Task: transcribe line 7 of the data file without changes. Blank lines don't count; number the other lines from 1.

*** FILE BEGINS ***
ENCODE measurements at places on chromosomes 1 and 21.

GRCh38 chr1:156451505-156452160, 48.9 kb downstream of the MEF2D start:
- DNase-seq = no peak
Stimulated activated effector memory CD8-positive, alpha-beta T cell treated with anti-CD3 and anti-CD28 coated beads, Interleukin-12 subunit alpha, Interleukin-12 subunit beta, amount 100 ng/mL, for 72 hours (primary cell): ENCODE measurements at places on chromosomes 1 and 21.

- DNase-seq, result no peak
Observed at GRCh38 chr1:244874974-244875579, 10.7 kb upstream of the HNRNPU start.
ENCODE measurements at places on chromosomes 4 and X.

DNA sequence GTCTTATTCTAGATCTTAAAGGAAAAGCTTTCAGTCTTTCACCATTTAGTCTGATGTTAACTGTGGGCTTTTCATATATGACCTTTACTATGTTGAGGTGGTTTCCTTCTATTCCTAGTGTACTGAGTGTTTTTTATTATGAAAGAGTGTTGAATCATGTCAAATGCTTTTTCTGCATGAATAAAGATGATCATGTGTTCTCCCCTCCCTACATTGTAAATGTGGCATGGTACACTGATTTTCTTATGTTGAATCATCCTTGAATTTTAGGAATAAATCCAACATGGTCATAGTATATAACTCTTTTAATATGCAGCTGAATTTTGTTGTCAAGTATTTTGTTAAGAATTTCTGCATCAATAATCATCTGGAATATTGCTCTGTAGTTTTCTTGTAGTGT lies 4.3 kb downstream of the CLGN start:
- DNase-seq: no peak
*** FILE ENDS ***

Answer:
ENCODE measurements at places on chromosomes 4 and X.